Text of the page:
I’m still in 2007 and this is exactly what I currently do. I like option #2 above, but at the same time it’s almost easier to have the formulas all set up to the right rather than copy paste special values every time I make a JE….could be more efficient tho I will give it a try.

    Getting upgraded to 2010 in a month anyway so will take advantage of Option #1 soon enough.

    Thanks for the tips.

  5. Rian says:

    The second solution it only for those who uses the pivot table once off, but it doesn’t work or it doesn’t seem as a solution for for those who pull the data into summary pages from the pivot table! Waste of time reading here for something that one who can create a pivot table can very easily do these steps! I was looking for a permanent solution within the pivot table!

  6. Robert Katz says:

    What about the blank cells underneath the subgroups in the total rows. I’ve been trying for a while to figure out if there is a way to display the number of items in that subgroup in the pivot table but I can’t seem to figure this out. Any suggestions?

  7. silvia says:

    Hi, I tried and when I tried to type the sign = in a blank cell I got the message “cannot change this part of the pivot table report”
    Note, I have been working on a live Pivot Table row data.


  8. datapig says:

    silvia: you have to convert the pivot to a hard dataset first. Copy Paste Special Values.

  9. datapig says:

    Robert: I always remove subtotals before doing this.

  10. SG says:

    plz help me on opting for second option for 2007, while typing
    “=”, excel says cannot change part of this part of pivot table…..plz help me soon….how to get rid of this

  11. Donna Baylis says:

    Thanks! Nice work-around for 2007. I like that the whole block of hard data can be selected at the same time thereby addressing multiple columns. I find it helps to change the pivot table options display to Classic PivotTable layout as well.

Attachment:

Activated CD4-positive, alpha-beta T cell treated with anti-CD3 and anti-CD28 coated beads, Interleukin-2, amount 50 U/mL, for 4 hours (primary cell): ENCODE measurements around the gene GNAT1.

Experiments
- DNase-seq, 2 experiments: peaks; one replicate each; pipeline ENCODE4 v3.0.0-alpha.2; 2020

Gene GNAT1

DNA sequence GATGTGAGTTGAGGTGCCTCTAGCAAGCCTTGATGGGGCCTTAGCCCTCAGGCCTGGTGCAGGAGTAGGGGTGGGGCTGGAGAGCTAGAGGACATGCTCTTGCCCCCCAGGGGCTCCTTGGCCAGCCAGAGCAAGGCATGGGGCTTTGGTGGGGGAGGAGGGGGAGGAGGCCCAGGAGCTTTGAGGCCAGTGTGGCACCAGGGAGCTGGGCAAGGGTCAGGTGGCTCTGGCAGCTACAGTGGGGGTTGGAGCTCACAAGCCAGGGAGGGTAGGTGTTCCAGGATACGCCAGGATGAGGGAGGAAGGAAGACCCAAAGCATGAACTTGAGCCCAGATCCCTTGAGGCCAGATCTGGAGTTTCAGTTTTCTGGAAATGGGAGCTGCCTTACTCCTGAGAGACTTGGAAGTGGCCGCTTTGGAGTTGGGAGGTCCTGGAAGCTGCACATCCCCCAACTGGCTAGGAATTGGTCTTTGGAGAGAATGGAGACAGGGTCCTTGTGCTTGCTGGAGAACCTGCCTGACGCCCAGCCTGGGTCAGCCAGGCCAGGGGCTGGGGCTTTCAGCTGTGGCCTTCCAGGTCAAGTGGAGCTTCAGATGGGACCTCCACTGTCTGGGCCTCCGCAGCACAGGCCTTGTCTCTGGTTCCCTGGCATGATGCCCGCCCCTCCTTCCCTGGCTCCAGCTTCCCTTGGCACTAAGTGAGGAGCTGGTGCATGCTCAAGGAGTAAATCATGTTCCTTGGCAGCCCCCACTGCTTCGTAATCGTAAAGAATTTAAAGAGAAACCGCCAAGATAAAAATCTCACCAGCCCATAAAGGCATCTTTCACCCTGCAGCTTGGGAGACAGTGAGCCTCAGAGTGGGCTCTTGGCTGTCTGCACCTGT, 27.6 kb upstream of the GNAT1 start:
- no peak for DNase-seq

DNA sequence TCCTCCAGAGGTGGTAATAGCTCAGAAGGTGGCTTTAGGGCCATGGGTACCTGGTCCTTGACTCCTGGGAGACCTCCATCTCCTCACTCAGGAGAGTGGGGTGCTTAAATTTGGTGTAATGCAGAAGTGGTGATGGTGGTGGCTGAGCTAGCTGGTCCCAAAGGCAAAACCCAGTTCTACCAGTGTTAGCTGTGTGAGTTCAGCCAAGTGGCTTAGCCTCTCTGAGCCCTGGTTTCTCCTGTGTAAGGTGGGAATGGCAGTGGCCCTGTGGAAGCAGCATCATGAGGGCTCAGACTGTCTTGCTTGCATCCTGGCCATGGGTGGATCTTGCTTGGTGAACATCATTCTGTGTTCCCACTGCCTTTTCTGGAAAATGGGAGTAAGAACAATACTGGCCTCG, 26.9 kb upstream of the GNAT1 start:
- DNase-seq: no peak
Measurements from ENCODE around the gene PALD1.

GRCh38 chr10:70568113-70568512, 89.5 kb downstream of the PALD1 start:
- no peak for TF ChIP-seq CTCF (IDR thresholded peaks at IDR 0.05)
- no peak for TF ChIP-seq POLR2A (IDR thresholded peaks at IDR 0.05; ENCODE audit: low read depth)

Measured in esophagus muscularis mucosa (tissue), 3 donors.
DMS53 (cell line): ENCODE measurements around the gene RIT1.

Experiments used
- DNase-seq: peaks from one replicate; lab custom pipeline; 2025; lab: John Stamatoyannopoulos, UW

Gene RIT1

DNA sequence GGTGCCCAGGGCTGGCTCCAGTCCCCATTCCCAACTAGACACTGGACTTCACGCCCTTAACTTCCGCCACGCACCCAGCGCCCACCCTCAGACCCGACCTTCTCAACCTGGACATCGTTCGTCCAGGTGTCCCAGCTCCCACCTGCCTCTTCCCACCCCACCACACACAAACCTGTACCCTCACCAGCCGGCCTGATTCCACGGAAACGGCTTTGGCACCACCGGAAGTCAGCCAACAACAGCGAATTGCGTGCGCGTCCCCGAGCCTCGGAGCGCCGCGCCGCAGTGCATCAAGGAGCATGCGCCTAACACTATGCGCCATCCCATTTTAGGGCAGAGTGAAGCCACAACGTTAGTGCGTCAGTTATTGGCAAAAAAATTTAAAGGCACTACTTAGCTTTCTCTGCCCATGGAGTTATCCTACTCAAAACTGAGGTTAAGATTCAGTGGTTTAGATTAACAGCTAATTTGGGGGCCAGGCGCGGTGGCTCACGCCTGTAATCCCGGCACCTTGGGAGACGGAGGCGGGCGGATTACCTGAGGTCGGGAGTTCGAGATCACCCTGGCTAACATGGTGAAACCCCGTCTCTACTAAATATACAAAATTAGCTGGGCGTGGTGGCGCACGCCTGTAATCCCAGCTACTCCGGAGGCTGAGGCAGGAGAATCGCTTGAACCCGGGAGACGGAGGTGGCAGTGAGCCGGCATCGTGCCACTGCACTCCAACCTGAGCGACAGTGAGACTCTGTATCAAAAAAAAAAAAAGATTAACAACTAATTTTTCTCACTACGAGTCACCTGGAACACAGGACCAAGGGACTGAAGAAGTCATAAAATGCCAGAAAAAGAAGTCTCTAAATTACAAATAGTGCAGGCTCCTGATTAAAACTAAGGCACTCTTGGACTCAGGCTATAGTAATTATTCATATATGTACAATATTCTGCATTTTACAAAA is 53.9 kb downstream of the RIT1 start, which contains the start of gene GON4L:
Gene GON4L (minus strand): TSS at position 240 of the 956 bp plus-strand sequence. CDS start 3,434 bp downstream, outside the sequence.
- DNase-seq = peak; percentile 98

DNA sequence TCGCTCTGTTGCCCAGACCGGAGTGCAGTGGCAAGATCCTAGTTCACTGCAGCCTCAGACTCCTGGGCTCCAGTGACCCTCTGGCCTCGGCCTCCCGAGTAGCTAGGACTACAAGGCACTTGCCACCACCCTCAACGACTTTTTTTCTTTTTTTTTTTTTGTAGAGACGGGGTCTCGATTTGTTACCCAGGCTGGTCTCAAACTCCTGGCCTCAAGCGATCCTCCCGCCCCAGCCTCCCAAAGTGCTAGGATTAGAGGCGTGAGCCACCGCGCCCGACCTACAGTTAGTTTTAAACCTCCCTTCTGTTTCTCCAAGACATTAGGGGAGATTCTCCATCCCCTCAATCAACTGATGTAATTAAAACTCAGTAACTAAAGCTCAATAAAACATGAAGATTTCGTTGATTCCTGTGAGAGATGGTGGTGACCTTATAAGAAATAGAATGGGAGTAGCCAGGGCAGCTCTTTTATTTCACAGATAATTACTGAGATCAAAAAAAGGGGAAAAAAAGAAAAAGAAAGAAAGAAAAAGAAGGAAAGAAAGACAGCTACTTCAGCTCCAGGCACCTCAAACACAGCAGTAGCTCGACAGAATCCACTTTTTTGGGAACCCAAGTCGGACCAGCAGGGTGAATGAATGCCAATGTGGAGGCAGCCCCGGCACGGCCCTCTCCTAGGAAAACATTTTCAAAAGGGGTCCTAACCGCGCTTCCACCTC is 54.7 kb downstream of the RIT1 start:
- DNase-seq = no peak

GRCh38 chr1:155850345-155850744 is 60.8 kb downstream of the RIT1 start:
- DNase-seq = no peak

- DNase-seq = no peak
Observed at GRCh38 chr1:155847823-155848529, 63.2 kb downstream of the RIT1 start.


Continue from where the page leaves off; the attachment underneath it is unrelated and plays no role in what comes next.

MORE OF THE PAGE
12. vic says:

    NICE! This is probably the one of the coolest things I’ve ever read about help in excel. It’s so easy to understand, anyone who’s anyone could easily get it. Thanks.

  13. Catherine says:

    You are an absolute genius, I cannot thank you enough for option 2! You saved me hours and hours of work!! :-D

  14. Marlous says:

    This has just saved me hours of work – love it!

  15. Jasir km says:

    Very useful…tnks a lot

  16. tony says:

    will definitely try no 1, thanks for a nice description!

  17. Andrew Leary says:

    I have always used a solution to this problem that DOESN’T require copy & pasting, and DOESN’T require Excel 2010!! I create a field in my data table — that can be a hidden column — that is all of my data columns concatenated in the format that I want. I then include that field as the top level of my pivot table, using tab format and no subtotals. Everything appears exactly as one would want — with data on every line!

    This is an example formula:

    =TEXT($AR4,”00″)&” “&TEXT($AT4,”00000″)&” “&TEXT($AU4,”00″)&” “&$AS4
    which I used to verify that all numbers would be the same length.

  18. yomandan says:

    I seem to recall the ‘show lables on all rows’ features on older versions of Excel.

    Then some genious at Microsoft decided to disable the option with the 2003 “upgrade”, leaving users in the lurch using all the extra steps described in Option 2.